***image1***Army employees now have a new avenue to redress complaints, issues and concerns.
The Department of the Army has adopted a new Alternative Dispute Resolution Policy to resolve claims at the lowest level.
In its new regulation, AR 690-600, the Army has outlined its new ADR program using facilitated mediation as the preferred method.
Other options still include filing a grievance with the local union or through the administrative grievance system, filing an Inspector General complaint or pursuing the concern through Equal Employment Opportunity.
The ADR process had proven successful in reducing formal complaints, employee grievances and employment litigation.
Therefore, mediation is available at the informal and formal phases of the EEO administrative complaint process.
Mediation is a form of ADR that is offered as an alternative to traditional counseling in the informal phase and as an alternative to the investigative process in the formal.
It is a process in which a neutral third party assists two opposing parties to reach a voluntary, negotiated resolution of a claim of discrimination.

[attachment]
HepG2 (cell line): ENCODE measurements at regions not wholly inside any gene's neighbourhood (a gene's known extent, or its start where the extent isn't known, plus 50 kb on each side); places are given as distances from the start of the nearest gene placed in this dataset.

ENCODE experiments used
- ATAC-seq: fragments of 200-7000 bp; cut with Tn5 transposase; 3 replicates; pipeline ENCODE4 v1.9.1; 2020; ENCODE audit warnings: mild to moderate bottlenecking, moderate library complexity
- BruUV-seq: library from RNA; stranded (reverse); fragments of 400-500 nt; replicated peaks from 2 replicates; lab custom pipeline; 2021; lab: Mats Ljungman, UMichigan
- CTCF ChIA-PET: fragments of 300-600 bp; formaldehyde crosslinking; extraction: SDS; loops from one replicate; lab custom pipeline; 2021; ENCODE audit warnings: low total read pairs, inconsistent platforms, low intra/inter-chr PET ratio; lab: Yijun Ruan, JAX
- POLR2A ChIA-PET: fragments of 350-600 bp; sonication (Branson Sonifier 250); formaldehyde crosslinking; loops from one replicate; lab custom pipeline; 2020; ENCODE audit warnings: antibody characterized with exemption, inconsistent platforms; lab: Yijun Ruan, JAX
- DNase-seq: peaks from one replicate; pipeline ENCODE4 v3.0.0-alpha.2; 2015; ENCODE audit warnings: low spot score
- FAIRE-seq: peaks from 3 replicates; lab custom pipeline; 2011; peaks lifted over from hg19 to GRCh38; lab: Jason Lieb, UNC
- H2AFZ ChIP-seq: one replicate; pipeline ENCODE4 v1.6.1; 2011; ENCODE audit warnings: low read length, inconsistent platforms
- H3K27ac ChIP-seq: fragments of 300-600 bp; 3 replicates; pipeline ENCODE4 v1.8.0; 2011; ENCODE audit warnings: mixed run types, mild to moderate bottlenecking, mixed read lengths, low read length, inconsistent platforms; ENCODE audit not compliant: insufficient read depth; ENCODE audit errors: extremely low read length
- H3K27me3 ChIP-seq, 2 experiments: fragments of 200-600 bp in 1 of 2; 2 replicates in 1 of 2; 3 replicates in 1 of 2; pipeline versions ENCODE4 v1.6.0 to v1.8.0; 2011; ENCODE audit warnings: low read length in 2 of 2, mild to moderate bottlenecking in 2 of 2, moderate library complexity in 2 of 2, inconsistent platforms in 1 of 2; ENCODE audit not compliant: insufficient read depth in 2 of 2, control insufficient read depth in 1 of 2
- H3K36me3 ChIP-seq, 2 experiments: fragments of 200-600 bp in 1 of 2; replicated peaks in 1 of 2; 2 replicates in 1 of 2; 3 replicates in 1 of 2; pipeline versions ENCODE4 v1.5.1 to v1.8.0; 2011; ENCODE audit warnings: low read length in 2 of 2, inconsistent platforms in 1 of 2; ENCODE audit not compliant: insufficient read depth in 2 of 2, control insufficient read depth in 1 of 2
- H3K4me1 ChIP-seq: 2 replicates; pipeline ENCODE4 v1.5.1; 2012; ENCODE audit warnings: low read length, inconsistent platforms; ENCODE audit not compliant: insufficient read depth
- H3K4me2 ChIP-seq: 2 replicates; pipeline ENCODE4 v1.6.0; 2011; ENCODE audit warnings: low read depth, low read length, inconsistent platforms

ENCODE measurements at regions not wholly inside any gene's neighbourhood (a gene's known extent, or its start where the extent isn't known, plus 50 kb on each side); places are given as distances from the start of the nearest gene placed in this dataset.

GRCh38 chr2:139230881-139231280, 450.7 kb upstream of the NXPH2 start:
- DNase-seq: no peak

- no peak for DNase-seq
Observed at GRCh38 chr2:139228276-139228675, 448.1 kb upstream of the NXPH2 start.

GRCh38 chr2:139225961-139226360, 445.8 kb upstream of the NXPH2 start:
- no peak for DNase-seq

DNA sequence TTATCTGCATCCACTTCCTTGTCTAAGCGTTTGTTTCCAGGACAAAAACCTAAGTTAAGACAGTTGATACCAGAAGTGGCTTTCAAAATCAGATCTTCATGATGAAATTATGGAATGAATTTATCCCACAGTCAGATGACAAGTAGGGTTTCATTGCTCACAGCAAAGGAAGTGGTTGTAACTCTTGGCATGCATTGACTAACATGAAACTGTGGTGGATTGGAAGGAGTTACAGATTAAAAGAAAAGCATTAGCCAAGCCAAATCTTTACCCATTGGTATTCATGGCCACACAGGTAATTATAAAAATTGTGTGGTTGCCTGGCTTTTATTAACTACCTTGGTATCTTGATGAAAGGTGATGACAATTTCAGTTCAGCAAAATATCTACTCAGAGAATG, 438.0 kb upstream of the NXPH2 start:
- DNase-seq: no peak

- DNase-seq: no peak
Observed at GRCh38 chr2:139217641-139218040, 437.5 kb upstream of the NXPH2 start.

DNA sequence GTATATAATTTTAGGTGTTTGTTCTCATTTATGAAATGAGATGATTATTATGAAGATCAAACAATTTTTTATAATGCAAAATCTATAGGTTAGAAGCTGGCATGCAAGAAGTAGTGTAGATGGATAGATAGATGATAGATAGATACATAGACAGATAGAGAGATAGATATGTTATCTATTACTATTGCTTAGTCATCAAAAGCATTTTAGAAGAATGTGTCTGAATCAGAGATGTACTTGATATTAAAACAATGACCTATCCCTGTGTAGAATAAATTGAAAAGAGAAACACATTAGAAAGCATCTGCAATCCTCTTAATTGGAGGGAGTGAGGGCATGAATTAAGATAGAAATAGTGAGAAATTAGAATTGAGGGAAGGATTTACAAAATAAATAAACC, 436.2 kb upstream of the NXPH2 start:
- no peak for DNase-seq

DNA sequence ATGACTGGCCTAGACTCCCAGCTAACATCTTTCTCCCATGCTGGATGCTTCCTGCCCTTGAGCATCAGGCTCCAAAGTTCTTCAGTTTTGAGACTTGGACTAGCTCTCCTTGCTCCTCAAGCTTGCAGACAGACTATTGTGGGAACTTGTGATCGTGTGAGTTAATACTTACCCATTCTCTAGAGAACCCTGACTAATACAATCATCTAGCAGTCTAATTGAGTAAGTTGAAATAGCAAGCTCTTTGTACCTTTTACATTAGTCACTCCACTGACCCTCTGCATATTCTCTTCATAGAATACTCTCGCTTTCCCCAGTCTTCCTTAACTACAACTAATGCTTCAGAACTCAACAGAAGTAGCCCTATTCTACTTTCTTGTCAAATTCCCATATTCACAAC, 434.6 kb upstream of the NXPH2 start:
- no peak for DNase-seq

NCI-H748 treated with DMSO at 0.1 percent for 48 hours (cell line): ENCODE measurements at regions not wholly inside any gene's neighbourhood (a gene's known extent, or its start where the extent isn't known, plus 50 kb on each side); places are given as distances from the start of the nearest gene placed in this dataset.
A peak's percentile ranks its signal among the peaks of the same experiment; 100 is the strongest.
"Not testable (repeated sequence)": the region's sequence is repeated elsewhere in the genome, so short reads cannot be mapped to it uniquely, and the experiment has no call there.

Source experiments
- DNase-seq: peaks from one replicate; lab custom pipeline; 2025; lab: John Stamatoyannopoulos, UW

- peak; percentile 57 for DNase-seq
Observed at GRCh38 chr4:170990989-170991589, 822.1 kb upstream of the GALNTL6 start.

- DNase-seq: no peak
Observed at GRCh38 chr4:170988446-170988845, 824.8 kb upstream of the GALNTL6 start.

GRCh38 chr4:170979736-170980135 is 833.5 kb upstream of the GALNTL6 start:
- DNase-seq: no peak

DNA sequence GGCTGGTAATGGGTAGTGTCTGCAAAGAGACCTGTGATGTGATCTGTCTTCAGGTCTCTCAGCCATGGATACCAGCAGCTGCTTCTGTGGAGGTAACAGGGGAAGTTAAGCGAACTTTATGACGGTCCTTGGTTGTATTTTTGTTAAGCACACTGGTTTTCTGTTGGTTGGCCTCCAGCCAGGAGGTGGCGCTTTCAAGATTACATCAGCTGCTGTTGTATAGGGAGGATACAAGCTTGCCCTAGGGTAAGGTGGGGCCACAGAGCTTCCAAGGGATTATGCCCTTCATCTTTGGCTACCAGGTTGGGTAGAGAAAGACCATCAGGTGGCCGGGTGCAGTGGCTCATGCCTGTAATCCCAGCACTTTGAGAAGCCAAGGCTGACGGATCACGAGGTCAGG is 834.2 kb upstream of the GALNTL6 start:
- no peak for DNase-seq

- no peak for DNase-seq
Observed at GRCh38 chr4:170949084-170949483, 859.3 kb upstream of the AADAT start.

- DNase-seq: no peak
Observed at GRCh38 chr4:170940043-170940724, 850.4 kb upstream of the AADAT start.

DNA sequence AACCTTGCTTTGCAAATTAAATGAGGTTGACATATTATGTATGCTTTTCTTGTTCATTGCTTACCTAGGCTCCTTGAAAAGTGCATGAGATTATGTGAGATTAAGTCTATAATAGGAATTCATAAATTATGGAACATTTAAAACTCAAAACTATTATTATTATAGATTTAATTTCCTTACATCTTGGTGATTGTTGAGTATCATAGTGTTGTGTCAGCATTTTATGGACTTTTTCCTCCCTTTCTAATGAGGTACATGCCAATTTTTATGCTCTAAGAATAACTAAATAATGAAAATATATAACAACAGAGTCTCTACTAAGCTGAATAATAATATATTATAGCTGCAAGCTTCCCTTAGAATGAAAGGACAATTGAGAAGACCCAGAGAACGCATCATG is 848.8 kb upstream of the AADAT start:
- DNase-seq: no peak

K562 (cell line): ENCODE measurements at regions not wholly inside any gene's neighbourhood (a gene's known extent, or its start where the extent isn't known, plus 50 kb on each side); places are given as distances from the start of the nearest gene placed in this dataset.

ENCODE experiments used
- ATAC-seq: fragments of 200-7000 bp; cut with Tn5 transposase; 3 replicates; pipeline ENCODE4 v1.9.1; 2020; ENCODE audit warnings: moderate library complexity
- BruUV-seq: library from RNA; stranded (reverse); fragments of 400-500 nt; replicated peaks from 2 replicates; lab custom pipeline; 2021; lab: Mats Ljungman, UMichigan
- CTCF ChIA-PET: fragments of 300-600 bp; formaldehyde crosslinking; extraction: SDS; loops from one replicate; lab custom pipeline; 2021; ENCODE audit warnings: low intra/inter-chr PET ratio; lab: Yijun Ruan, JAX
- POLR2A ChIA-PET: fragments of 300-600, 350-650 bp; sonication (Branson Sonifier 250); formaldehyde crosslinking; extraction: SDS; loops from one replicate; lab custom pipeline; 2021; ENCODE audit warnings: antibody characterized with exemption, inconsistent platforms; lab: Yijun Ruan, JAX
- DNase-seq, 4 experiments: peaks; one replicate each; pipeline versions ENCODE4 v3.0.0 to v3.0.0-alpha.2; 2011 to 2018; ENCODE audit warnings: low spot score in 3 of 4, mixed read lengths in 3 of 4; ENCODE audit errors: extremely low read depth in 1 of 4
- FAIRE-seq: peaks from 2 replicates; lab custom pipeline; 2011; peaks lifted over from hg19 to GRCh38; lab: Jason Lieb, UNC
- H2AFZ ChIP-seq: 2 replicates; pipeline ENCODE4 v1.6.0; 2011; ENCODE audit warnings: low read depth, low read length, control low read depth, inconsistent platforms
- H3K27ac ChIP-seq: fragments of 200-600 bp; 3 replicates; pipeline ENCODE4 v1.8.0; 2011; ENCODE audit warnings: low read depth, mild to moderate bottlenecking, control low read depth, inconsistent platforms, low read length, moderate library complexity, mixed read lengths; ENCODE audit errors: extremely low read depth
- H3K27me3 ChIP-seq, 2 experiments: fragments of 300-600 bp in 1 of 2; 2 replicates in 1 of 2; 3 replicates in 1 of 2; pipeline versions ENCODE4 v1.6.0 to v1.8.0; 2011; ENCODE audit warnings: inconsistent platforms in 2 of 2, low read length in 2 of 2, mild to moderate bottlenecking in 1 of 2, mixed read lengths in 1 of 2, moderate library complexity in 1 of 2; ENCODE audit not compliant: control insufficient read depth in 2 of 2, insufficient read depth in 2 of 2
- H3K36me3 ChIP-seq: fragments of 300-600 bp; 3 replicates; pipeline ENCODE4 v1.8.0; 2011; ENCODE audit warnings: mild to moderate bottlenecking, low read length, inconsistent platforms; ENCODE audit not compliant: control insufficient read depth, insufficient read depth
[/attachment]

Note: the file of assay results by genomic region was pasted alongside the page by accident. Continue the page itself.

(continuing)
Mediation gives the parties the opportunity to discuss the issues raised in the complaint, creates a safe environment for discussion, clears up misunderstandings, finds areas of agreement and ultimately, incorporates those areas of agreement into resolution.
Mediation is fair and neutral. Parties have an equal say in the process, and the parties decide the settlement terms, not the mediator.
There is no determination of guilt or innocence in the process.
It is not a court hearing, nor is it a legal or psychological counseling service.
It is referred to as “no fault conflict resolution” because the goal is to reach a solution fairly and quickly; not to decide who is right or wrong.
Any employee who wants to enter into the EEO complaint process will have an option to choose traditional counseling or facilitated mediation.
The 415th Base Support Battalion ADR program fits into the core principles of voluntary, neutrality, confidentiality and enforceability.
The mediator will listen to all sides of the problem, ask questions about what happened in order to get the facts, assist the parties in developing possible solutions, not take sides, respect the confidentiality of all parties and not place blame.
Mediation promotes a better work environment, reduces costs and works for everyone.
For more information about mediation, visit the Equal Employment Opportunity Commission Web site at http://www.eeoc.gov or contact the 415th BSB EEO Office at 489-7195.